Garden lawn

16 plants for a green and fragrant lawn

I love grass. It reflects green light on hot days. The wombats love to eat it. It’s soft to sit on, fun to roll on and you can play Frisbee on it. But lawns need not be only grass.

Our lawn is a mix of at least 80 species, many of which I haven’t yet identified and may never be able to. While many are not available commercially, like the several species of local grass orchids, our “lawn” also has readily available groundcovers such as dichondra (kidney weed) and gotu kola (Asian pennywort) and so many lawn daisies that in late winter and spring you can hop from one clump to another without touching the grass.

Dichondra is a low, prostrate, creeping plant that is a good lawn substitute in damp, shady areas such as under trees, where it is difficult to get grass to grow or where mowing is difficult. It grows well in exposed areas, too, and while it doesn’t need mowing, regular cutting will thicken the sward.

Sow the seed at 100g for every 10 square metres or plant it in trays and transplant the plugs once they are established. Only grow it where you know you really want it as, once established, it’s almost impossible to remove from an area.

Gotu kola also likes moisture-retentive soil. It can appear to die out in a drought but always seems to spring back after a few months of rain.

One gorgeous blooming plant to grow through your lawn is dwarf yarrow.

In spring, large parts of our lawn becomes flower-beds (or at least areas dominated by spring flowers) filled with daffodils, jonquils and freesias. In late summer, belladonna lilies (naked ladies) spring up instead. There are many others, such as bluebells and snowdrops, which multiply like mad and form carpets beneath the trees, as long as you choose the right ones for your area. Ask at your local Garden centre.

One gorgeous blooming plant to grow through your lawn is dwarf yarrow. Make sure it is dwarf — the larger ones will put up messy flower heads. Dwarf yarrow spreads slowly, so it rarely becomes a weed. It meanders in and out of your lawn, blooming here in late spring in a rich mauve. Like all good “lawn companions”, it’s also low enough to survive being mowed, though do keep your mower on a slightly higher-than-medium setting. Look after the roots and your lawn will stay greener in summer’s heat, winter’s cold and during droughts.

Ajuga is a great lawn companion for slightly shady and moist areas. It’s a rampant grower and can become a problem. It has glossy, green leaves and deep blue or white flowers, grows best in semi-shade but will expand anywhere and tolerates frost and light foot traffic. Bronze-leafed and variegated forms are also available. It’s an excellent lawn substitute if you want to avoid mowing and is lovely under fruit trees. It’s also an excellent groundcover in places where grass won’t grow because of tree competition.

Violets can be either companions or weeds. I love them, especially the low-growing, small-leafed, small-flowered native violets. They, too, enjoy dappled shade and moisture. They can invade vegetable and flower gardens, though, and gardeners who like the green carpet lawn look may find them too shaggy.

The taller-growing and larger-leafed European violets can outcompete small shrubs once they get going: their flowers are pretty and fragrant but they also set an enormous quantity of seed, so again make sure you really want them if you put them in. The low-growing, purple-leafed Labrador violet can also make a good groundcover.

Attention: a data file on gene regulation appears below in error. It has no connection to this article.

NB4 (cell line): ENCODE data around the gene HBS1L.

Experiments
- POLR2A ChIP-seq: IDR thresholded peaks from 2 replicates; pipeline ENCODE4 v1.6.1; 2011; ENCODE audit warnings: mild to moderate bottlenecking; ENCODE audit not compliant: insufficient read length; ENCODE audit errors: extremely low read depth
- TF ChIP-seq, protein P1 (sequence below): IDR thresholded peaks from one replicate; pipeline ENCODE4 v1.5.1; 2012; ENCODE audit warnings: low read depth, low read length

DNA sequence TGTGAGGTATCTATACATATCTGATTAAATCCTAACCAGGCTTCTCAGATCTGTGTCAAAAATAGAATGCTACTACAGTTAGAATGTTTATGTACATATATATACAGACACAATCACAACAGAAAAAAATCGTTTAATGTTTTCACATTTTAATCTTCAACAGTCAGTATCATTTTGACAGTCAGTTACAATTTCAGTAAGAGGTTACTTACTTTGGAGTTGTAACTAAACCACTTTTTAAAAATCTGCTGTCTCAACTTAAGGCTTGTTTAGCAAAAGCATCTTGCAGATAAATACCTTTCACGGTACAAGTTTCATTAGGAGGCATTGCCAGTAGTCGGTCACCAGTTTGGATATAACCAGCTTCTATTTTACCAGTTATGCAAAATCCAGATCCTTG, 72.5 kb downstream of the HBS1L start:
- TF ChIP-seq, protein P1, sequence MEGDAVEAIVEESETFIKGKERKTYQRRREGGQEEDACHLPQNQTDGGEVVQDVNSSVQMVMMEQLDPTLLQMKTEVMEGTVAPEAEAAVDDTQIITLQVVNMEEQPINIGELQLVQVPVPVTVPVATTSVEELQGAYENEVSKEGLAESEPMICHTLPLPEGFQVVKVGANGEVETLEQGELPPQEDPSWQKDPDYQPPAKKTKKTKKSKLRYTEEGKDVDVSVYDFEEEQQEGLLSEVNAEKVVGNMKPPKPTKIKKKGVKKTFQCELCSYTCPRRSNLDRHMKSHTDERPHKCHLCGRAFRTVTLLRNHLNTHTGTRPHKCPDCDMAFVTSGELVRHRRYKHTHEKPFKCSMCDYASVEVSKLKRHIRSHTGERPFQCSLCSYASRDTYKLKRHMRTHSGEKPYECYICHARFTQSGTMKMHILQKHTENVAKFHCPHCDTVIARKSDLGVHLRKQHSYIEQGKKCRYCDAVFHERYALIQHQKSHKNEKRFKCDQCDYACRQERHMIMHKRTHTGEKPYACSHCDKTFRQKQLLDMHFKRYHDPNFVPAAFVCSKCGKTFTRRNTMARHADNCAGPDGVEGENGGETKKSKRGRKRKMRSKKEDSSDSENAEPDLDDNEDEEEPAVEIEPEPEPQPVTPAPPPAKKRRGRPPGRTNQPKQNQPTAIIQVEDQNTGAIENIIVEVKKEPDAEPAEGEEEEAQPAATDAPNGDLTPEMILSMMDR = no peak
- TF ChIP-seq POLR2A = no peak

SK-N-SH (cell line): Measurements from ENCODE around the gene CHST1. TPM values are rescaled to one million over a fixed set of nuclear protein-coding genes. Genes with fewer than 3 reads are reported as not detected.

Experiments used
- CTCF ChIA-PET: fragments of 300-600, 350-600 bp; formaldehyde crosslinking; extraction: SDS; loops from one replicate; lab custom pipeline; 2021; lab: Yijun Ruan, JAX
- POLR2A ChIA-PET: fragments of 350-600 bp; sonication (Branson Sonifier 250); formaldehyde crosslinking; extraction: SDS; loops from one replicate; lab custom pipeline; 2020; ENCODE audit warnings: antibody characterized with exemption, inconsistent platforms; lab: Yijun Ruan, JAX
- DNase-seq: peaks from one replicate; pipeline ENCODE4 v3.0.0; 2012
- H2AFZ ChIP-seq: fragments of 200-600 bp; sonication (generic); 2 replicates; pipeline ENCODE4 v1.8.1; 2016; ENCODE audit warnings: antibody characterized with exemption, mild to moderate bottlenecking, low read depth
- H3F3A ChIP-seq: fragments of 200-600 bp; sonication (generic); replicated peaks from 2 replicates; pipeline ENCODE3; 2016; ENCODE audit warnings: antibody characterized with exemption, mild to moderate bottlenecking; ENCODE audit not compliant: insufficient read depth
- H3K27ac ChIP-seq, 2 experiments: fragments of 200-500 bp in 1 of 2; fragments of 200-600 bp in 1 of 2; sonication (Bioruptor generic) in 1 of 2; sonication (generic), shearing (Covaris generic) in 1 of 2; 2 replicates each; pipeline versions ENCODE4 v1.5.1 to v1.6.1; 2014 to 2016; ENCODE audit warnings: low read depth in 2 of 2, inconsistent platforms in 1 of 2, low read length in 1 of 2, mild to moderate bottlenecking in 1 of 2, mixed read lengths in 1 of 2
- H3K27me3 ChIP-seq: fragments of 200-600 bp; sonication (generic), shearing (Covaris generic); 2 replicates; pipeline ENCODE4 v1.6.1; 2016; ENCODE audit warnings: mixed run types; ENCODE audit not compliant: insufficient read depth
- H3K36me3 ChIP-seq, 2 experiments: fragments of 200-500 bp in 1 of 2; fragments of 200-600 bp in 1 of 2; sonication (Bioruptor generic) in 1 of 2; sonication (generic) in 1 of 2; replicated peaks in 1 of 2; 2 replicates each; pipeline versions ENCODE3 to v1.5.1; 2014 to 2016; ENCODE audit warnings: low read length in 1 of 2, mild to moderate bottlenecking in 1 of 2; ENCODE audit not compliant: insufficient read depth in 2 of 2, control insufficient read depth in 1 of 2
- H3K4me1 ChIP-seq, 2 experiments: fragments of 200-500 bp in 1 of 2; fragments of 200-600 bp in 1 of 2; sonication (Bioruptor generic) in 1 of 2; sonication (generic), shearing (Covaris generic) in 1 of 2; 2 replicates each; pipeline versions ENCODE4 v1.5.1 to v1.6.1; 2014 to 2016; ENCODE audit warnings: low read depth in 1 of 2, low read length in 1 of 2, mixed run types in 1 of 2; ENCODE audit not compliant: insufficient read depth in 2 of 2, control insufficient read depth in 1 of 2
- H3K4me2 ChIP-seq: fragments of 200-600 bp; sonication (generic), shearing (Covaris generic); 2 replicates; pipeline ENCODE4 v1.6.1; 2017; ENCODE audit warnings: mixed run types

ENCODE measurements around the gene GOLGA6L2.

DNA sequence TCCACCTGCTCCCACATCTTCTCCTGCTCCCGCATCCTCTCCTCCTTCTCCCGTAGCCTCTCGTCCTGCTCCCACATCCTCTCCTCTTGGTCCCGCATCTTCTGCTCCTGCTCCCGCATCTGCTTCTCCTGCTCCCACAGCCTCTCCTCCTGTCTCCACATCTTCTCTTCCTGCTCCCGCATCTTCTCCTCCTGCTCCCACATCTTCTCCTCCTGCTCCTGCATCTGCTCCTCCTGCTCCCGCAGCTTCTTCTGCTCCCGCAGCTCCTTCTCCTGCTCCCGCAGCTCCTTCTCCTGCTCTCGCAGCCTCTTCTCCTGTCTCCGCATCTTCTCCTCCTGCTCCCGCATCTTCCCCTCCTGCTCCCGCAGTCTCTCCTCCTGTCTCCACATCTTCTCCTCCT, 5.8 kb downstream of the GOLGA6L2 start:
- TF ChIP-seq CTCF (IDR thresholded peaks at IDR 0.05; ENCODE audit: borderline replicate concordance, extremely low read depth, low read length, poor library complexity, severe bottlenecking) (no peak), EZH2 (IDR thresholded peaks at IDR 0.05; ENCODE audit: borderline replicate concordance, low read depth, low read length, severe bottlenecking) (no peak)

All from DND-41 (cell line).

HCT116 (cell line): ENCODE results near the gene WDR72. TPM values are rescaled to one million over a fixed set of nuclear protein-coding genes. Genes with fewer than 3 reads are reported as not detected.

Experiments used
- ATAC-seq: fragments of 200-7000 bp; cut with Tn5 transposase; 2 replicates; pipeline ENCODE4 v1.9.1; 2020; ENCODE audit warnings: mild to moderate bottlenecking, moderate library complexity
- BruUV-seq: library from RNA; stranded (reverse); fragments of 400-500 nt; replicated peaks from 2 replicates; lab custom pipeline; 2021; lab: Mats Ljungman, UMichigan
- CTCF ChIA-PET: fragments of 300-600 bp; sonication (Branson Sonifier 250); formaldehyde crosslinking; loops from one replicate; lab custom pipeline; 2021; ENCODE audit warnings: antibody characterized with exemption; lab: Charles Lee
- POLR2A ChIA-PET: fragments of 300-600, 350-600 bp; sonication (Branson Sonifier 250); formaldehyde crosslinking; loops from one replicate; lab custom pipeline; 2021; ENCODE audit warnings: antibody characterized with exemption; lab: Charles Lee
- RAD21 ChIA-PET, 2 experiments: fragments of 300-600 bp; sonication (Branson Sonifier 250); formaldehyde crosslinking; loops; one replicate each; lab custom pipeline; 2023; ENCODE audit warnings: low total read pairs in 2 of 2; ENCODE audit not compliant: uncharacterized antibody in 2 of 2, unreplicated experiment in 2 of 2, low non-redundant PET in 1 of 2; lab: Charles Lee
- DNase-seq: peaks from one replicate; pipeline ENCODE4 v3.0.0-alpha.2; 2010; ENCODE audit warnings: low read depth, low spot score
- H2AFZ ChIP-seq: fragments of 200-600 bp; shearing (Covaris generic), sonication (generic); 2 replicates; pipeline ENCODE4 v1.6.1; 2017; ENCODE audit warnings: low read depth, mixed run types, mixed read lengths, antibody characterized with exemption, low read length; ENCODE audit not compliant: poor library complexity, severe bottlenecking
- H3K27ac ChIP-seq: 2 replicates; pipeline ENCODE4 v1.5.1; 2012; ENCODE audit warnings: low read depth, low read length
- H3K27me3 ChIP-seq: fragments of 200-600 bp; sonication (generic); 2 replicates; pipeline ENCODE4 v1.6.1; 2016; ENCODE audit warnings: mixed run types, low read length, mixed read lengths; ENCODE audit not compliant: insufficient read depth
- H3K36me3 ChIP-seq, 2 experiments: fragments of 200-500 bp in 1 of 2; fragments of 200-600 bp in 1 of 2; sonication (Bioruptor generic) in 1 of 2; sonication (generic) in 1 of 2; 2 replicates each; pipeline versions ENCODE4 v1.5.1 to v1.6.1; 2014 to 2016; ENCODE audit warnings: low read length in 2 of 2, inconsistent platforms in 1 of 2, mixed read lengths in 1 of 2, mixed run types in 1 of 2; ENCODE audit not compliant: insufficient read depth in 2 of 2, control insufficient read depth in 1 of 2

Mint can be grown thickly in moist areas and can even be mown — as long as you keep the mower fairly high.

Mint can be grown thickly in moist areas and can even be mown — as long as you keep the mower fairly high. Apart from Corsican mint, most mints will need mowing as they can become tall and bushy, but they survive it well. Mint grows best from cuttings as seeds may not be true-to-type. Most pieces of mint stem will root when planted. I find apple mint the hardiest. Hardy can also read “impossible to get rid of”, but it does smell delicious every time you mow. The only thing that will destroy your lawn mint is prolonged drought and sunlight.

Pennyroyal is a small-leafed, flat carpeter with tiny, mauve flowers in spring. It’s wonderfully scented to walk on and the leaves can be used in pot-pourri or to make flea repellent. It’s best in a moist or shady area and grows from seed or runners.

Moss needs no planting but is a gift when it does appear. There is a Japanese tradition of “moss lawns” — soft, green, undulating and amazing — though I doubt they are practical for most areas of Australia, which experience hot summers, drying winds or droughts. Some gardeners see moss as a problem — which it can be on a patio — but in a lawn it just adds another shade of green.

Theoretically, lawn thyme and lawn chamomile should be perfect lawn companions. But most grasses are too vigorous and quickly overwhelm them. Your precious thyme and chamomile are best kept for small gardens of their own, or in rockeries, pots or troughs.

As for the others, make your lawn at least a dozen shades of green, with small groundcover flowers and diversity: mowable, fragrant and weather hardy. Some will flourish in wet years, others in hot and dry. But it will always be gorgeous to sit on, for the kids to roll on and as a carpet below your Frisbee game.

Jackie French

Jackie French

Jackie French is a gardener, ecologist, honorary wombat, 2014-2015 Australian Children's laureate, 2015 Senior Australian of the year and passionate believer in the need for all humans to feel part of the earth around them, by understanding the plants that sustain us.

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